When looking to buy a home, taking the long view is important before making such a huge investment – where are the best places to make that commitment?
Looking at the bigger picture
(REALUOSO.COM) – Let us first express that although we are completely biased about Texas (we’re headquartered here, I personally grew up here), the data is not – Texas is the best. That’s a scientific fact. There’s a running joke in Austin that if there is a list of “best places to [anything],” we’re on it, and the joke causes eye rolls instead of humility (we’re sore winners and sore losers in this town).
That said, SelfStorage.com dug into the data and determined that the top 12 places to buy a home are currently Texas and North Carolina (and Portland, I guess you’re okay too or whatever).
They examined the nerdiest of numbers from the compound annual growth rate in inflation-adjusted GDP to cost premium, affordability, taxes, job growth, and housing availability.
“Buying a house is a big decision and a big commitment,” the company notes. “Although U.S. home prices have risen in the long term, the last decade has shown that path is sometimes full of twists, turns, dizzying heights and steep, abrupt falls. Today, home prices are stabilizing and increasing in most areas of the U.S.”
Average age of houses on the rise, so is it now better or worse to buy new?
With aging housing in America, are first-time buyers better off buying new or existing homes? The average age of a home is rising, as is the price of new housing, so a shift could be upon us.
The average home age is higher than ever
(REALUOSO.COM) – In a survey from the Department of Housing and Urban Development American Housing Survey (AHS), the median age of homes in the United States was 35 years old. In Texas, homes are a bit younger with the median age between 19 – 29 years. The northeast has the oldest homes, with the median age between 50 – 61 years. In 1985, the median age of a home was only 23 years.
With more houses around 40 years old, the National Association of Realtors asserts that homeowners will have to undertake remodeling and renovation projects before selling unless the home is sold as-is, in which case the buyer will be responsible to update their new residence. Even homeowners who aren’t selling will need to consider remodeling for structural and aesthetic reasons.
Prices of new homes on the rise
Newer homes cost more than they used to. The price differential between new homes and older homes has increased from 10 percent traditionally to around 37 percent in 2014. This is due to rising construction costs, scarcity of lots, and a low inventory of new homes that doesn’t meet the demand.
Are Realtors the real loser in the fight between Zillow Group and Move, Inc.?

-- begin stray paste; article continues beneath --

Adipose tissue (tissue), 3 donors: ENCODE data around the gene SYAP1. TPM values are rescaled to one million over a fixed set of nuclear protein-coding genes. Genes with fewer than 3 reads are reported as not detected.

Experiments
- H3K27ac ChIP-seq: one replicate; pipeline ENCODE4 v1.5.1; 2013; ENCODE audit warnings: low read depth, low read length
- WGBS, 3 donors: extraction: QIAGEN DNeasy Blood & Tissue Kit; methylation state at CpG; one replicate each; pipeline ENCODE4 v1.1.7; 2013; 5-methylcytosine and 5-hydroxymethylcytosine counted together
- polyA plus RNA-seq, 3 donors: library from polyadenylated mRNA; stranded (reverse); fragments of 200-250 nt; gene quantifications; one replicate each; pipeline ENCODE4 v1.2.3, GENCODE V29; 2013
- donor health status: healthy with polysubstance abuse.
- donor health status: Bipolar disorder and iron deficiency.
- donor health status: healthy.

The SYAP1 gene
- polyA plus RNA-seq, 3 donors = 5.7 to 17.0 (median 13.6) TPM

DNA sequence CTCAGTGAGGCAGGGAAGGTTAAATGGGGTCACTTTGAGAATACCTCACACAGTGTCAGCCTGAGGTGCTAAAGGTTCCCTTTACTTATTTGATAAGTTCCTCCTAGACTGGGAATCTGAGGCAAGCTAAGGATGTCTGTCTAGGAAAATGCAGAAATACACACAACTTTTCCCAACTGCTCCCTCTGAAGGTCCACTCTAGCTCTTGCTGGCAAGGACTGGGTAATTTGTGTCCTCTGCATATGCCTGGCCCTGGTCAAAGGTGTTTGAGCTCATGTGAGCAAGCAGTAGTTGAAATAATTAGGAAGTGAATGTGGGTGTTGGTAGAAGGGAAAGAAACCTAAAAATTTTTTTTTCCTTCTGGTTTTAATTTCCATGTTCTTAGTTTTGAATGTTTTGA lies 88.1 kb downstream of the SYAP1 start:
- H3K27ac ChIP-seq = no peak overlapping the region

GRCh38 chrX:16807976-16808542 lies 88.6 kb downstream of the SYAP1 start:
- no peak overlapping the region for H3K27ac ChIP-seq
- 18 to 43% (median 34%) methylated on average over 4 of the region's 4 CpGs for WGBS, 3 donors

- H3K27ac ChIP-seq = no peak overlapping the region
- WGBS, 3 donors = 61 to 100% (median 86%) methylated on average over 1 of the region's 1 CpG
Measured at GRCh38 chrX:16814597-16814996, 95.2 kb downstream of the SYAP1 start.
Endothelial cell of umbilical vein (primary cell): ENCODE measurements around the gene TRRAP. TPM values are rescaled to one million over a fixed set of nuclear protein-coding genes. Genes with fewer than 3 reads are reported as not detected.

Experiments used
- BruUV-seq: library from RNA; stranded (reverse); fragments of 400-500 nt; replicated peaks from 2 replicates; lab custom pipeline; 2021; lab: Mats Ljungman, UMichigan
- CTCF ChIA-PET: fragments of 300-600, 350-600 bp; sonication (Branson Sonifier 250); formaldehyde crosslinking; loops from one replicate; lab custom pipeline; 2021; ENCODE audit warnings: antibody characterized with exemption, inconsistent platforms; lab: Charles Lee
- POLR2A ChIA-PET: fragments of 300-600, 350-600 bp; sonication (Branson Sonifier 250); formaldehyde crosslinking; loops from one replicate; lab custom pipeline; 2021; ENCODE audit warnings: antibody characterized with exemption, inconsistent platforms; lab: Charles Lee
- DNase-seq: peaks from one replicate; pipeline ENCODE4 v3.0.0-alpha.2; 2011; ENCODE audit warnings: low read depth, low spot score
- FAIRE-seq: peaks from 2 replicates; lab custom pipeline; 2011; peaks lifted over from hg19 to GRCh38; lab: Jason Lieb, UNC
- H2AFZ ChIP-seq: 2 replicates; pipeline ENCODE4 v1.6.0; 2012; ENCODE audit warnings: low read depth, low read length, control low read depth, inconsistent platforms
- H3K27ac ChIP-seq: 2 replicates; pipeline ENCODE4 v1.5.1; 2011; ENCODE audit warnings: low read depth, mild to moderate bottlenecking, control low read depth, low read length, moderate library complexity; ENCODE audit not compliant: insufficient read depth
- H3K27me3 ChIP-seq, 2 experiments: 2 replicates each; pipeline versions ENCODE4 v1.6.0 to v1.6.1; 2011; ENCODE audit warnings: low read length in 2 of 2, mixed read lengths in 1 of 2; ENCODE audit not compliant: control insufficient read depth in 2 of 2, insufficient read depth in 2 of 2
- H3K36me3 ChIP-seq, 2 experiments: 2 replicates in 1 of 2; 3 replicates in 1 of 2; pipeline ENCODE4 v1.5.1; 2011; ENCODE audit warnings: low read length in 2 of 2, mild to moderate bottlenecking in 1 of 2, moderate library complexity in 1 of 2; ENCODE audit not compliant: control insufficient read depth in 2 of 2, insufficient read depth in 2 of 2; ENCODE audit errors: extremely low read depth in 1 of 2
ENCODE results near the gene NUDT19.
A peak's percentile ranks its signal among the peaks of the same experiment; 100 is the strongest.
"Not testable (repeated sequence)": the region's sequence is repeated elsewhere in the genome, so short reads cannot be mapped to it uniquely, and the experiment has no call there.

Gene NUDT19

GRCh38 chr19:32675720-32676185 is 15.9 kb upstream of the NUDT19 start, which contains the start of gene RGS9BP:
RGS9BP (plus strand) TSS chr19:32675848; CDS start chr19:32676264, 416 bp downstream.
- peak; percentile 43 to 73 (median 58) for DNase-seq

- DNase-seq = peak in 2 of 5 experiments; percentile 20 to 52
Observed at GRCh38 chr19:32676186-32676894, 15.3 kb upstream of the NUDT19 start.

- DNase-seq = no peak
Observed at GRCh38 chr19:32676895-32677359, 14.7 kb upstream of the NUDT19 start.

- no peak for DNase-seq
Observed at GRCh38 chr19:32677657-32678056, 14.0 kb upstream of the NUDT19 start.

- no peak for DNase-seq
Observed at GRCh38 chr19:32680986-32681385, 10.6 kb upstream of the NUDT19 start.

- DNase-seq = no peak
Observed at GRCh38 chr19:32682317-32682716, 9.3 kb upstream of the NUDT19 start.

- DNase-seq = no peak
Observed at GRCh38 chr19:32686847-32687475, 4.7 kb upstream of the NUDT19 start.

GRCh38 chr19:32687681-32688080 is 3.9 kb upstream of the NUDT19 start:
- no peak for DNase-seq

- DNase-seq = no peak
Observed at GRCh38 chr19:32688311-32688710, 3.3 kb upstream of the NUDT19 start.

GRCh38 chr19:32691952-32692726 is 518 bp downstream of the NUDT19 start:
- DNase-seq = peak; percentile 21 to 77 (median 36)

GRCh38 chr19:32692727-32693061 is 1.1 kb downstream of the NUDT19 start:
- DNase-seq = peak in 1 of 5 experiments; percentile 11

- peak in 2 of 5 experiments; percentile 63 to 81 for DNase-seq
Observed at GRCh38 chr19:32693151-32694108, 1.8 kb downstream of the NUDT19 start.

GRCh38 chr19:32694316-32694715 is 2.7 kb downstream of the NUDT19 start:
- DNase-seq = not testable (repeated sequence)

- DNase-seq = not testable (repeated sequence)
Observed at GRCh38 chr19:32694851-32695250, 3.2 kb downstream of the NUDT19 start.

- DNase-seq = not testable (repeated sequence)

The last year has been one of dramatic and rapid change in the real estate tech sector, but Realtors are vulnerable, and we’re worried.
Why Realtors are vulnerable to these rapid changes
(REALUOSO.COM) – Corporate warfare demands headlines in every industry, but in the real estate tech sector, a storm has been brewing for years, which in the last year has come to a head. Zillow Group and Move, Inc. (which is owned by News Corp. and operates ListHub, Realtor.com, TopProducer, and other brands) have been competing for a decade now, and the race has appeared to be an aggressive yet polite boxing match. Last year, the gloves came off, and now, they’ve drawn swords and appear to want blood.
Note: We’ll let you decide which company plays which role in the image above.
So how then, does any of this make Realtors the victims of this sword fight? Let’s get everyone up to speed, and then we’ll discuss.
1. Zillow poaches top talent, Move/NAR sues
It all started last year when the gloves came off – Move’s Chief Strategy Officer (who was also Realtor.com’s President), Errol Samuelson jumped ship and joined Zillow on the same day he phoned in his resignation without notice. He left under questionable circumstances, which has led to a lengthy legal battle (wherein Move and NAR have sued Zillow and Samuelson over allegations of breach of contract, breach of fiduciary duty, and misappropriation of trade secrets), with the most recent motion being for contempt, which a judge granted to Move/NAR after the mysterious “Samuelson Memo” surfaced.
Salt was added to the wound when Move awarded Samuelson’s job to Move veteran, Curt Beardsley, who days after Samuelson left, also defected to Zillow. This too led to a lawsuit, with allegations including breach of contract, violation of corporations code, illegal dumping of stocks, and Move has sought restitution. These charges are extremely serious, but demanded slightly less attention than the ongoing lawsuit against Samuelson.
2. Two major media brands emerge